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#1 foolish

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Posted 24 December 2012 - 09:21 AM

What is the filing deadline to file a FOIA complaint in the district court from when the denial of appeal issues?

Is it 30 days or 60 days from when the denial letter is signed off on? If it's 30 days from when the letter is signed off on, may the time be tolled from when the letter is actually physically mailed instead of when the denial of appeal letter is queue approved and signed off on?

If the person filing the FOIA complaint can demonstrate that the letter shows it was signed off on one date, mailed 3 weeks later and recieved just days before the filing deadline. Where he could also prove that this delay in mailing the response at the last possible moment has occured twice in the immediate past. Would the court toll the three week delay in filing complaint within the filing deadline?

#2 Guest_FindLaw_Amir_*

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Posted 24 December 2012 - 09:52 AM

Have you visited the FOIA.GOV: Frequently Asked Questions?

#3 Tax_Counsel

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Posted 24 December 2012 - 01:22 PM

What is the filing deadline to file a FOIA complaint in the district court from when the denial of appeal issues?

Is it 30 days or 60 days from when the denial letter is signed off on?


There is no specific time limitation in FOIA itself. Thus the general federal statute of limitation of six years found in 28 U.S.C. § 2401(a) applies. More specifically, it is six years from the date that FOIA applicant constructively exhausted his/her administrative remedies. See Spannaus v. Department of Justice, 824 F.2d 52, 55-56 (D.C. Cir. 1987). Thus, the period starts to run from the date that the agency was required by statute to provide the response (20 days after it was received) to the applicant if no response was made in that time. If a response is made and an agency appeal filed, then the six years will start once the appeal process is concluded. Thus, unless it has been close to six years since you submitted the FOIA request, you shouldn’t have a problem here merely because the agency waited three weeks to mail out its appeal decision denying your FOIA request.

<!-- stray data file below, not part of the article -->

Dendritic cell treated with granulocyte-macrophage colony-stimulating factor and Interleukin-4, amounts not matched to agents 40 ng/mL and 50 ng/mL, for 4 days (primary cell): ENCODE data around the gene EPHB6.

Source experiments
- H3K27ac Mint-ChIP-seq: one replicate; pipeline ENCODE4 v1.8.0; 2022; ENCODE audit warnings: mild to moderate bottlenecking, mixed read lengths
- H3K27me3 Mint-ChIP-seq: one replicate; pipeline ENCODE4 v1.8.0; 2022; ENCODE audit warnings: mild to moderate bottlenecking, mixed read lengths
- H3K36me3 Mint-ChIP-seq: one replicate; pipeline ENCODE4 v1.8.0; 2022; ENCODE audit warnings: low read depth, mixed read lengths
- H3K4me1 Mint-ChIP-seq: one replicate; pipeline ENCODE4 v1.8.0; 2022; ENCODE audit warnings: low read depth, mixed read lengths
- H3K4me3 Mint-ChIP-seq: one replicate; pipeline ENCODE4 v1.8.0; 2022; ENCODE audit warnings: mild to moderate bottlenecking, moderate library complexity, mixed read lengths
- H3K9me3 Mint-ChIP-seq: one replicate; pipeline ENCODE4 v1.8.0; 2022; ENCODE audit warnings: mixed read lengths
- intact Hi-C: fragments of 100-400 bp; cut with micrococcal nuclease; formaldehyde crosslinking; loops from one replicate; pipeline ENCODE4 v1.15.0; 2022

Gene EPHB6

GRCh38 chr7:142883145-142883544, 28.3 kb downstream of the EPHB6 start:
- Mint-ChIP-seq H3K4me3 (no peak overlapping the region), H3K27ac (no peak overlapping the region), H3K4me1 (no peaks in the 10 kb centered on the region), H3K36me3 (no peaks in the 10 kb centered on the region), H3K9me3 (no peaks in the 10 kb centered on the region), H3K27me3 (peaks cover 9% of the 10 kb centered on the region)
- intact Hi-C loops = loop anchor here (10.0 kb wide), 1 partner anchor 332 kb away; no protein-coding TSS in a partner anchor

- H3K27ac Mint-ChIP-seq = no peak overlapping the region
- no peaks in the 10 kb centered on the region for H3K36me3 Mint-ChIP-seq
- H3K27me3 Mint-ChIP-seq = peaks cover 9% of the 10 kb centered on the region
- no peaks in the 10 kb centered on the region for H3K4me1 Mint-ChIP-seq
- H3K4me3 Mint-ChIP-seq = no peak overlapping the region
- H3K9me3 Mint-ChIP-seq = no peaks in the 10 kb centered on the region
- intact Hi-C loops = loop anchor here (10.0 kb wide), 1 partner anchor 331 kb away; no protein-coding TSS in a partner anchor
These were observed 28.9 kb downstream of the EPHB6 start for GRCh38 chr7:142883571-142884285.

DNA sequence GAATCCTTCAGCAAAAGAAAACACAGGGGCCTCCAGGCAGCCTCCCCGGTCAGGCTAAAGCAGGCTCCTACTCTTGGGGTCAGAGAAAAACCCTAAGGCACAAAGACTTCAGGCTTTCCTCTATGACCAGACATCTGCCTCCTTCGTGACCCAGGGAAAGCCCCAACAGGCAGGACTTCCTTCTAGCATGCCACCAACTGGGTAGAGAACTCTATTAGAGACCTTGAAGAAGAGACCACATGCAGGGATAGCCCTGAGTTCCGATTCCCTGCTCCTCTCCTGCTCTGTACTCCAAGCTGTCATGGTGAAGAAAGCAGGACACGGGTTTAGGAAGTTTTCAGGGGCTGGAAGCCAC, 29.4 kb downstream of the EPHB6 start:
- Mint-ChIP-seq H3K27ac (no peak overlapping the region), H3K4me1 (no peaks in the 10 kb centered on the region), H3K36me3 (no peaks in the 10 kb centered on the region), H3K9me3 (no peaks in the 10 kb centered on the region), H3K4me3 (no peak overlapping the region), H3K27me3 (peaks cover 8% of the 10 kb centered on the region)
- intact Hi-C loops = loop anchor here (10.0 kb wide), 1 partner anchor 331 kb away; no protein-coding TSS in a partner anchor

You will, of course, need to allege that the agency’s denial of the request was improper and state facts that support your contention in your court complaint.

#4 foolish

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Posted 30 December 2012 - 06:25 PM

Since two different federal agencies are involved I have a different question related to the same FOIA issue, does 8 C.F.R. section 103.10© continue to be in effect where ICE does not respond to the referral at all. ?

#5 Tax_Counsel

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Posted 31 December 2012 - 01:08 PM

Since two different federal agencies are involved I have a different question related to the same FOIA issue, does 8 C.F.R. section 103.10© continue to be in effect where ICE does not respond to the referral at all. ?


8 C.F.R. § 103.10( c) simply specifies when decisions of the Board of Immigration Appeals (BIA) should be referred to the Attorney General for review. It has no application to FOIA requests at all, and doesn't apply to ICE except to the extent that the Secretary and Attorney General may have designated some ICE official to refer case decisions to the Attorney General. Note, too, that the term decision in this regulation means decisions of immigration appeals heard by the Board. It has nothing to do with any FOIA appeal you make. Thus, I’m puzzled by your question — what relevance does it have to your FOIA request?

Also, what two agencies are involved in your FOIA request? I assume that one of them is DHS since you mention ICE. What is the other one?

#6 foolish

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Posted 31 December 2012 - 02:10 PM

8 C.F.R. § 103.10( c) simply specifies when decisions of the Board of Immigration Appeals (BIA) should be referred to the Attorney General for review. It has no application to FOIA requests at all, and doesn't apply to ICE except to the extent that the Secretary and Attorney General may have designated some ICE official to refer case decisions to the Attorney General. Note, too, that the term decision in this regulation means decisions of immigration appeals heard by the Board. It has nothing to do with any FOIA appeal you make. Thus, I’m puzzled by your question — what relevance does it have to your FOIA request?